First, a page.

While we’re on the subject of Star Wars and Metacritic, it’s worth pointing out that Episode One currently sits on a score of 53 – only 8 percentage points less than The Force Unleashed II. Ok, so the two are from different mediums so can’t be directly compared, but I’m going to ignore that so my argument seems stronger. The suggestion that there’s such a small distance between the travesty that is Episode One and the few hours of fun that make up The Force Unleashed II is drastically unfair. The Force Unleashed II is fun from beginning to end. Ok, so Jar-Jar binks appears in both, but at least in TFUII he’s frozen in carbonite, which is clearly the best place for him.
Graphically, The Force Unleashed II is still stunning. The opening alone, in which Starkiller smashes through a glass dome in the pouring rain, looks incredible. When I first played it I grinned from ear to ear. The first minute of the game has everything needed to elicit Star Wars dribble. Tie fighter? Check. AT-STs? Double check. Storm troopers? Check times many. Darth Vader? Yes. And then you’re back into chucking fools around using the force and hacking stuff up with dual Life Saver lightsabers. It’s everything my childish brain imagined on that playground in the ’80s – I just don’t get the negativity.
I understand that the graphics and atmosphere were not the things that irked players of TFUII on its release. Complaints came about its brevity and the clearly recycled sections. The most insulting part comes about half way through where, after battling through a level the player is tasked with doing it again, only this time in reverse with minor changes to the backgrounds and enemies. That’s the only part that stands out to me as a particularly poor section though, and I have no problem with brevity. Why make a game artificially long? Is there a length at which a Star Wars game becomes acceptable? I’d happily take a well put together four hour experience over a poorly constructed eight hour one, but hearing the reaction to TFUII certainly makes me feel like I’m in the minority there.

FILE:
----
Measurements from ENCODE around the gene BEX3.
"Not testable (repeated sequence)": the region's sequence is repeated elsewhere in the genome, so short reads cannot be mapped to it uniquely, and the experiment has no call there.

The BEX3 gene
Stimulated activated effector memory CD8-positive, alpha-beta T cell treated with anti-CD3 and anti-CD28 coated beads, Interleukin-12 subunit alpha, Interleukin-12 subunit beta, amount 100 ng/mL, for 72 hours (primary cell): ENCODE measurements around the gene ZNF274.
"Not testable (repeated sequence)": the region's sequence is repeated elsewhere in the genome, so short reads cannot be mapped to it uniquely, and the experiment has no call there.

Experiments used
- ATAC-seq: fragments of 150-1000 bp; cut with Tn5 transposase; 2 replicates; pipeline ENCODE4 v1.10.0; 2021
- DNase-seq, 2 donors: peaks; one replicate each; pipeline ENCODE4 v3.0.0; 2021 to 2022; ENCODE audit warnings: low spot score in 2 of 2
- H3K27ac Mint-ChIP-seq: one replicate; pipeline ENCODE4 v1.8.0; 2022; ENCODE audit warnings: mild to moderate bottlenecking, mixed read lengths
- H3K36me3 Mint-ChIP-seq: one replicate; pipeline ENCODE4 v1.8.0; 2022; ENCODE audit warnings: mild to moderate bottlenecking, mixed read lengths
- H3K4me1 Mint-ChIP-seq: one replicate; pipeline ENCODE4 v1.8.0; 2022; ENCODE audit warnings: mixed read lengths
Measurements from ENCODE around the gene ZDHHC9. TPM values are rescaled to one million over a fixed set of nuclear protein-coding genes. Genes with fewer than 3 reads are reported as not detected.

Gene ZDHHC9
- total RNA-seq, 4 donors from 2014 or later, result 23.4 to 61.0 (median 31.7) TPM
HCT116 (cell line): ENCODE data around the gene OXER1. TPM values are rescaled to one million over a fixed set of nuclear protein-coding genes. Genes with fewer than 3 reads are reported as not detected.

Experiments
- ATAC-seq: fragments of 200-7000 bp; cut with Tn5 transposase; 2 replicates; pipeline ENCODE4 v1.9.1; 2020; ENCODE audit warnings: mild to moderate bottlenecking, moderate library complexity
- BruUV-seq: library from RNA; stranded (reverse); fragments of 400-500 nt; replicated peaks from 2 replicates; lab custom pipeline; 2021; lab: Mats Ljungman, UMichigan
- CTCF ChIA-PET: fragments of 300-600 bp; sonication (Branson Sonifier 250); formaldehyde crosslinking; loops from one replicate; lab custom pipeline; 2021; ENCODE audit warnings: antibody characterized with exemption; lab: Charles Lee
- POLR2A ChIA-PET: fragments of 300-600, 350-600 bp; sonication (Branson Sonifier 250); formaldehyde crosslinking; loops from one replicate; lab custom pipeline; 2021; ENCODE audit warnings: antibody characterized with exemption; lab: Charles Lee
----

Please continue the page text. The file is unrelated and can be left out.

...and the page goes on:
And the violence! Let’s not pretend that when we were playing Star Wars in the playground we weren’t imagining hacking off limbs. This game finally realised that dream! There’s no gore and the violence remains balletic, but to hear people complain that it wasn’t very Star Wars had me, as a Star Wars fan, weeping. The developers simply took a shared Star Wars combat desire and made it real. My hat goes off to them.
Unfortunately, my opinion on The Force Unleashed II is rather niche. I have to accept that it’s not, and never will be, at the level of perfection most childhood fans demand, but I maintain it’s a decent entry to the series and it’s still better than the prequel trilogy in its entirety. It allows the child within me to enact those playground scenes in a nearly perfect way and I will be reminded of those fond memories every time I play it. I’m willing to overlook its flaws as it does such a good job of evoking the atmosphere of the films, and I’m sure I can’t be alone, right?